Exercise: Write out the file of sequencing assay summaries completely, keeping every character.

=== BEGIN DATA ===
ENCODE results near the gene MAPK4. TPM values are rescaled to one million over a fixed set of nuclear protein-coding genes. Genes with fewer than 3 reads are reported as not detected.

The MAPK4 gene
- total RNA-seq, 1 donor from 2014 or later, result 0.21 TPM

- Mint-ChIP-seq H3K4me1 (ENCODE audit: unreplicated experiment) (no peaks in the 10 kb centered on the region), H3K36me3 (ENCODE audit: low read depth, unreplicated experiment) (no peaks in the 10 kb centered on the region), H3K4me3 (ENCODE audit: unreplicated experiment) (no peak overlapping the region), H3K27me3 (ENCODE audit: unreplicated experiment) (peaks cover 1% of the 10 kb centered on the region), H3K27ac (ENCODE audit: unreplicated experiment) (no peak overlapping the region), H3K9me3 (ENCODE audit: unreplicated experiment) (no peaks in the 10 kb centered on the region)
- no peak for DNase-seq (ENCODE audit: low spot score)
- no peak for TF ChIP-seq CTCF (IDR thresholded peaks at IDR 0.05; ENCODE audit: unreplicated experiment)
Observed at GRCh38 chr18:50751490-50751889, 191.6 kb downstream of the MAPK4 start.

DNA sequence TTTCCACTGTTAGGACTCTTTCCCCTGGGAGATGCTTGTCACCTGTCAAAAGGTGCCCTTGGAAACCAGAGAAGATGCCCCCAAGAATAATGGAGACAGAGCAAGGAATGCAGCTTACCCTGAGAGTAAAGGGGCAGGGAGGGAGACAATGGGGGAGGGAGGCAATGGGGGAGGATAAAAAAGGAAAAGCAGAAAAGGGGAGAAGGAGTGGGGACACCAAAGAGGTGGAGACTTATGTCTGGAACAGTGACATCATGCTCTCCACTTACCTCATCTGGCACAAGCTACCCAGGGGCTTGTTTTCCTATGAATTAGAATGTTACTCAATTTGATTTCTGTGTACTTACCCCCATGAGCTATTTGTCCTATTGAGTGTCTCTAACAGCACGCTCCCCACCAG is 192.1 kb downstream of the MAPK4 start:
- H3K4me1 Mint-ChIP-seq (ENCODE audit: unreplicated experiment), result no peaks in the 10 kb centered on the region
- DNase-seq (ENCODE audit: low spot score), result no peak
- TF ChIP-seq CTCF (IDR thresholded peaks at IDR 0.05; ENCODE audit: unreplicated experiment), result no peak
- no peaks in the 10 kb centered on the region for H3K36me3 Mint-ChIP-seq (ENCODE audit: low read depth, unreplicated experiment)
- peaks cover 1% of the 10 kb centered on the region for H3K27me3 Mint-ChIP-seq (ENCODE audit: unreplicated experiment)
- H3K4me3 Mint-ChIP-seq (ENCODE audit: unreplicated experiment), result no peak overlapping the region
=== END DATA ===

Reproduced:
ENCODE results near the gene MAPK4. TPM values are rescaled to one million over a fixed set of nuclear protein-coding genes. Genes with fewer than 3 reads are reported as not detected.

The MAPK4 gene
- total RNA-seq, 1 donor from 2014 or later, result 0.21 TPM

- Mint-ChIP-seq H3K4me1 (ENCODE audit: unreplicated experiment) (no peaks in the 10 kb centered on the region), H3K36me3 (ENCODE audit: low read depth, unreplicated experiment) (no peaks in the 10 kb centered on the region), H3K4me3 (ENCODE audit: unreplicated experiment) (no peak overlapping the region), H3K27me3 (ENCODE audit: unreplicated experiment) (peaks cover 1% of the 10 kb centered on the region), H3K27ac (ENCODE audit: unreplicated experiment) (no peak overlapping the region), H3K9me3 (ENCODE audit: unreplicated experiment) (no peaks in the 10 kb centered on the region)
- no peak for DNase-seq (ENCODE audit: low spot score)
- no peak for TF ChIP-seq CTCF (IDR thresholded peaks at IDR 0.05; ENCODE audit: unreplicated experiment)
Observed at GRCh38 chr18:50751490-50751889, 191.6 kb downstream of the MAPK4 start.

DNA sequence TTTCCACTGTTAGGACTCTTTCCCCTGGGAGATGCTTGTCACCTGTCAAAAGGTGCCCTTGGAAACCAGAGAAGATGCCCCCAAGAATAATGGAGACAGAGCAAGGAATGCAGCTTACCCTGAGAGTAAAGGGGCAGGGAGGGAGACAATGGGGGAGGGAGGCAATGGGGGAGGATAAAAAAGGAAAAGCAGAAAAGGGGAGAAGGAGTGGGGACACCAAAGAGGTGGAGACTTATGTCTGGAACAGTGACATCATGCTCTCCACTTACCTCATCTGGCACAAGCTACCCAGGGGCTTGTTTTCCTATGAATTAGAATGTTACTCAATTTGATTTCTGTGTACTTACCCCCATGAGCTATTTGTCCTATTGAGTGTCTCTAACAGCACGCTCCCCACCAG is 192.1 kb downstream of the MAPK4 start:
- H3K4me1 Mint-ChIP-seq (ENCODE audit: unreplicated experiment), result no peaks in the 10 kb centered on the region
- DNase-seq (ENCODE audit: low spot score), result no peak
- TF ChIP-seq CTCF (IDR thresholded peaks at IDR 0.05; ENCODE audit: unreplicated experiment), result no peak
- no peaks in the 10 kb centered on the region for H3K36me3 Mint-ChIP-seq (ENCODE audit: low read depth, unreplicated experiment)
- peaks cover 1% of the 10 kb centered on the region for H3K27me3 Mint-ChIP-seq (ENCODE audit: unreplicated experiment)
- H3K4me3 Mint-ChIP-seq (ENCODE audit: unreplicated experiment), result no peak overlapping the region